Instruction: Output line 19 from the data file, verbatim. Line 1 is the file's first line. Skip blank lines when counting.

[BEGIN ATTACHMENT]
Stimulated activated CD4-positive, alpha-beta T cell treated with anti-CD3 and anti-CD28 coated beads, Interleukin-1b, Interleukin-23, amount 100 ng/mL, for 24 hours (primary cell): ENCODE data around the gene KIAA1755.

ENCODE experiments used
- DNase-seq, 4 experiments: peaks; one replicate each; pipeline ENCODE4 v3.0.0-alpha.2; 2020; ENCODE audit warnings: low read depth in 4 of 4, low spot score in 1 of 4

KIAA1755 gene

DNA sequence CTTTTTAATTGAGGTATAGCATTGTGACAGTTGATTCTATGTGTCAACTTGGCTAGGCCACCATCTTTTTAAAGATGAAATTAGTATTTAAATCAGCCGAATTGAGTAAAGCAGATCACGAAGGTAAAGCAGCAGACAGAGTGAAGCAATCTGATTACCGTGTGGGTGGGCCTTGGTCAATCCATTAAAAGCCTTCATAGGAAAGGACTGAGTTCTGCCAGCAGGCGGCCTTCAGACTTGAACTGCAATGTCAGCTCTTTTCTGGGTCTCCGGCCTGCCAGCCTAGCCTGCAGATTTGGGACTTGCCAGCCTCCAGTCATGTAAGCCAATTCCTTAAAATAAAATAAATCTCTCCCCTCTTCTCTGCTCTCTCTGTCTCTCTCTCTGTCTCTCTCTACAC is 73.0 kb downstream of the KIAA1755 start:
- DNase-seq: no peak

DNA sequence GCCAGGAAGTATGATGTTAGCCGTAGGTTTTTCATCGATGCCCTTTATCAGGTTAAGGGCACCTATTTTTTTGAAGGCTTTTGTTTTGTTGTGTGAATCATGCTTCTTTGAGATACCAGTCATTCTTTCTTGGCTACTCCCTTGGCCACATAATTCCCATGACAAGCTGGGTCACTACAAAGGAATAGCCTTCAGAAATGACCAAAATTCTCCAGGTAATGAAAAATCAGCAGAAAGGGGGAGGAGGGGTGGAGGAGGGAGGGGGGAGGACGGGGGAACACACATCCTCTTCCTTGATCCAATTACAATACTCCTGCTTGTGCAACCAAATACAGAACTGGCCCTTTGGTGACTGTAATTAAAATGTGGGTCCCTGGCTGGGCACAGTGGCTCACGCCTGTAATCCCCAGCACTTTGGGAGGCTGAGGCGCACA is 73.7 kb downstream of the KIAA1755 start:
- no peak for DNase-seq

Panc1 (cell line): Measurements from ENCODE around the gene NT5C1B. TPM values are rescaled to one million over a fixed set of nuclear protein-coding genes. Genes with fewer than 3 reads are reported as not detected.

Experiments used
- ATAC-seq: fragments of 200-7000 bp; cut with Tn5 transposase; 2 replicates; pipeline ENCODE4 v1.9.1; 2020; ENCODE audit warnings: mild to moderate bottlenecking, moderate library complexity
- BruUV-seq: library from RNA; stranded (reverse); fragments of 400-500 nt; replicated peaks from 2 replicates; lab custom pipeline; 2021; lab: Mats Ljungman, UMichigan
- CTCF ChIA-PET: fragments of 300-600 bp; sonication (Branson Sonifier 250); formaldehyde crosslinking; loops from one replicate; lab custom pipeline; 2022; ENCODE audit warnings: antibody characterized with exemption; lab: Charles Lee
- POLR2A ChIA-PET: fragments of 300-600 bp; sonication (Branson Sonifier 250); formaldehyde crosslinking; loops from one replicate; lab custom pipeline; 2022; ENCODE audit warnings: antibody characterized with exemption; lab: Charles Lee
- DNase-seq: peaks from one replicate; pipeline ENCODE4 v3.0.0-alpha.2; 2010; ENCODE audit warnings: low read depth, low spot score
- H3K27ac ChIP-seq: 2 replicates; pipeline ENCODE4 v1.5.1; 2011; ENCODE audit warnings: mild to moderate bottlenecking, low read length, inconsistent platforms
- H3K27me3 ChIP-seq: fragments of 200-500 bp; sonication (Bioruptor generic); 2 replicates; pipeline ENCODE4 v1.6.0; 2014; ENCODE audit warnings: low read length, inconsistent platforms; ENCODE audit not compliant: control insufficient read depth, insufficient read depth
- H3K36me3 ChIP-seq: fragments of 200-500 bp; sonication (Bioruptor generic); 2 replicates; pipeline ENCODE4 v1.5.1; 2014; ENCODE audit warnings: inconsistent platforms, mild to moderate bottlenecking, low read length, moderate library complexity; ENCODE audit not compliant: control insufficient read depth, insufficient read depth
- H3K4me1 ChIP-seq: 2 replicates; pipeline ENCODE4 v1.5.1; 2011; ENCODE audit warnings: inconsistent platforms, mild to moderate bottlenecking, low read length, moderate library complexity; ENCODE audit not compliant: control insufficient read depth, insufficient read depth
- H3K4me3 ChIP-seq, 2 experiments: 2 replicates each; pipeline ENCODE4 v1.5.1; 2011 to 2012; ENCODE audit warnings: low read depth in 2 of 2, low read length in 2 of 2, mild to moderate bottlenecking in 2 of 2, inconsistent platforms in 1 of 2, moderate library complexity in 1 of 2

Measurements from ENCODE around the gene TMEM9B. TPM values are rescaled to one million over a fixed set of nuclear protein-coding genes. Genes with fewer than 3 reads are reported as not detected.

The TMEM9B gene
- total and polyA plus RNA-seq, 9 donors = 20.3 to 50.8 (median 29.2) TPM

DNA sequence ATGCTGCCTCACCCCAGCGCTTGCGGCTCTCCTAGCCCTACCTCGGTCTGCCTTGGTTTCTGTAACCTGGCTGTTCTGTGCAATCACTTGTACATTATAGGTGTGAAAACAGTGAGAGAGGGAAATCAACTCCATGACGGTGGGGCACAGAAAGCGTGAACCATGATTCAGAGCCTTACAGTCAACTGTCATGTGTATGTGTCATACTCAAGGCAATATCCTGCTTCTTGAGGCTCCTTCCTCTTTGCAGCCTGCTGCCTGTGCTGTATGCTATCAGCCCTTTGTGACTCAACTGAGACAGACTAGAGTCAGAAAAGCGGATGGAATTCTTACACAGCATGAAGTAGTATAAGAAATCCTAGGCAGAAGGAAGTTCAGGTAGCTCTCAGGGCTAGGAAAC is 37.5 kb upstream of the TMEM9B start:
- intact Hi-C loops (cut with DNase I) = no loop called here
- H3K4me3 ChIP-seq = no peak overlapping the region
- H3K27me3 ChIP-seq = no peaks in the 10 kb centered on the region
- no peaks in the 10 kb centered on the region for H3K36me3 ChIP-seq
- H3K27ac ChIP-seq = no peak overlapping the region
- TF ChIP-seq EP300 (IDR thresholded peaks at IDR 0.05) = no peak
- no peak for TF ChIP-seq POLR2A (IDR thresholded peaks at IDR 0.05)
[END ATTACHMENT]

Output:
- H3K4me1 ChIP-seq: 2 replicates; pipeline ENCODE4 v1.5.1; 2011; ENCODE audit warnings: inconsistent platforms, mild to moderate bottlenecking, low read length, moderate library complexity; ENCODE audit not compliant: control insufficient read depth, insufficient read depth